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Wednesday, March 6, 2013

Unemployment Insurance: Consequences of Changes in State Unemployment Compensation Laws



Katelin P. Isaacs
Analyst in Income Security

This report analyzes several types of recent changes to state Unemployment Compensation (UC) programs. Three categories of UC state law issues are considered: (1) changes in the duration of state UC unemployment benefits; (2) changes in the UC weekly benefit amount; and (3) the enactment into state law of two trigger options for the Extended Benefit (EB) program.

Over the last several years, some states have enacted legislation to decrease the maximum number of weeks of regular state UC benefits. Until recently, all states paid at least up to 26 weeks of UC benefits to eligible, unemployed individuals. In 2011, however, six states passed legislation to decrease their maximum UC benefit durations: Arkansas, Florida, Illinois, Michigan, Missouri, and South Carolina. In 2012, Georgia also passed legislation to decrease the maximum UC benefit duration. In 2013, North Carolina enacted similar legislation, which will be effective beginning July 1, 2013.

Changes in UC benefit duration have consequences for the duration of federal unemployment benefits that may be available to unemployed workers. Since state UC benefit duration is an underlying factor in the calculation of duration for additional federal unemployment benefits, reducing UC maximum duration also reduces the number of weeks available to unemployed workers in the federal extended unemployment programs (including the Emergency Unemployment Compensation [EUC08] and EB).

States are temporarily subject to a “nonreduction” rule (under P.L. 111-205, as amended), which makes the availability of federally financed EUC08 benefits contingent on not actively changing the state’s method of calculation for UC benefits, if it would decrease weekly benefit amounts. Some states, however, make automatic adjustments to weekly benefit amounts under existing state law. Consequently, when these states experience certain conditions, such as a decrease in the average weekly wage used in the automatic adjustment calculation, their maximum weekly UC benefit amount may be decreased without violating the “nonreduction” rule. P.L. 112-96 provided a specific exception to the “nonreduction” rule in the case of state legislation enacted before March 1, 2012. More recently, North Carolina enacted legislation that does actively reduce UC weekly benefit amount calculations. Because this North Carolina law does not make this change effective until July 1, 2013, EUC08 benefits are currently available in that state. Any reduction to the UC weekly benefit amount also translates into reduced EUC08 and EB weekly benefit amounts.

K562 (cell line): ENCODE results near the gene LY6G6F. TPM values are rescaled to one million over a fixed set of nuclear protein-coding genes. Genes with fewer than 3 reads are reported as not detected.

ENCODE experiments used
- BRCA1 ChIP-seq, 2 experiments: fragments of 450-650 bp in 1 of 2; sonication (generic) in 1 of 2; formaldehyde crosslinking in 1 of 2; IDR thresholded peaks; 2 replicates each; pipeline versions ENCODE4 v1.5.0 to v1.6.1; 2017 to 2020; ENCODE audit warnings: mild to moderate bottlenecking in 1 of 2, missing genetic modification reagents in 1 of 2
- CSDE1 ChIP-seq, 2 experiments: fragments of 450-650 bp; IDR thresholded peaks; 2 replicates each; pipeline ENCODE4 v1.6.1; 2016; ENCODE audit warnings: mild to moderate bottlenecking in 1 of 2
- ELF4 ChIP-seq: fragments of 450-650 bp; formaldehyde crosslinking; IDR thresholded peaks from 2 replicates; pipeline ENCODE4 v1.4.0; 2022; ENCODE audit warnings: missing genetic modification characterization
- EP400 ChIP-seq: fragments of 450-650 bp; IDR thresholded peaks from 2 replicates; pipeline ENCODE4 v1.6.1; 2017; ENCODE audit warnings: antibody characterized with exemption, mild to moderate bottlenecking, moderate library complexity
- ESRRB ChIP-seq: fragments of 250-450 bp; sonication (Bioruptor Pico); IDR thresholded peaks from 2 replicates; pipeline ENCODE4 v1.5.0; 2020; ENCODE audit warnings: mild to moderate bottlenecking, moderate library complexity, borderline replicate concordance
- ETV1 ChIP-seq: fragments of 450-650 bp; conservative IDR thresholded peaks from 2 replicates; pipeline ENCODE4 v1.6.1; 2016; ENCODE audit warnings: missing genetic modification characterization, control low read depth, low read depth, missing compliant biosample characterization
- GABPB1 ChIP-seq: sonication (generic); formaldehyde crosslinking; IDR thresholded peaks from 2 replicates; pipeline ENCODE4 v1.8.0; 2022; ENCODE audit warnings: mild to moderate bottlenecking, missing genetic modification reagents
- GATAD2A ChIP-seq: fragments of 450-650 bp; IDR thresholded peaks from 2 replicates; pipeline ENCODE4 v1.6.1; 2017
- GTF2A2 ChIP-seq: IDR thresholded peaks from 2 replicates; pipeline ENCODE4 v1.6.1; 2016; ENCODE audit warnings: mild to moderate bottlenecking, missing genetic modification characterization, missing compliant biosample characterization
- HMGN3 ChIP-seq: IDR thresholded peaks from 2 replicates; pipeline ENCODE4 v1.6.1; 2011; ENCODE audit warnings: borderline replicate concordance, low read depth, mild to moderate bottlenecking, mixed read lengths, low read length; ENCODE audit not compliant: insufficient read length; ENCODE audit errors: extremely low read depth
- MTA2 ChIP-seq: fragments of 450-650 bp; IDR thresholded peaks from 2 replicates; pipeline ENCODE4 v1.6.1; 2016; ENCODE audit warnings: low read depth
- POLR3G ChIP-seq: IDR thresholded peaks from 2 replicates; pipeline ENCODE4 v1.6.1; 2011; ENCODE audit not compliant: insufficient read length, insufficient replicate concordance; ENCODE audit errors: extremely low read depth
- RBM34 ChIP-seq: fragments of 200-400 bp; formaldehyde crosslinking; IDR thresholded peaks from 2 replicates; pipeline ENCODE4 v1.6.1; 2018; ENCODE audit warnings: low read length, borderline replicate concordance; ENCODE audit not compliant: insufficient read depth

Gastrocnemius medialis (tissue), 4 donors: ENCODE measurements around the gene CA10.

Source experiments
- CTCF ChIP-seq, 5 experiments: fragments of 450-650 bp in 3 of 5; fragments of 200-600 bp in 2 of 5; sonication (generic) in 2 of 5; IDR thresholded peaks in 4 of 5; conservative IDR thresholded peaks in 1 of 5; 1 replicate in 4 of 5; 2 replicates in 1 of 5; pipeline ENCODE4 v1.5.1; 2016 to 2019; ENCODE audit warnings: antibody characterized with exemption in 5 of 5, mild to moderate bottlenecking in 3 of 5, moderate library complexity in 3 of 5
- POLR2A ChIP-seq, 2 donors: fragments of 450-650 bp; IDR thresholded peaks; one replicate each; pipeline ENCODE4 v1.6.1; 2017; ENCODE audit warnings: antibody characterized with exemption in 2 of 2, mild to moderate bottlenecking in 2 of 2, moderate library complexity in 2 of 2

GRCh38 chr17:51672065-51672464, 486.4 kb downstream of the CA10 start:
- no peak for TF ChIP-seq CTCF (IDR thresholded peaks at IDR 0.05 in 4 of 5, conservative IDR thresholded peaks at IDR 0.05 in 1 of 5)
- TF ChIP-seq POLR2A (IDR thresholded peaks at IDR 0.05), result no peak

Finally, there are various optional EB trigger components—authorized under permanent federal law (P.L. 91-373, as amended) and temporary federal law (P.L. 111-312, as amended, and P.L. 111-5, as amended)—that states may opt to enact under their state UC laws. Currently, 11 states have adopted an optional trigger for the EB program, based on a state’s total unemployment rate (TUR), into permanent state law. An additional 28 states have enacted this EB TUR trigger temporarily, linking its expiration to the expiration of the temporary 100% federal financing of the EB program under federal law (P.L. 111-5, as amended). Thirty-two states have adopted a three-year lookback for this optional TUR trigger under current state law (temporarily authorized under P.L. 111-312, as amended) to continue to meet the trigger criteria and continue to pay EB benefits. In general, only states that have enacted at least one of these EB trigger options (i.e., the TUR trigger or the three-year lookback) had been able to pay EB benefits in 2011 and 2012. As of the week of February 24, 2013, only one state (Alaska) meets the requirements to trigger onto EB.



Date of Report: February 28, 2013
Number of Pages: 22
Order Number: R41859
Price: $29.95


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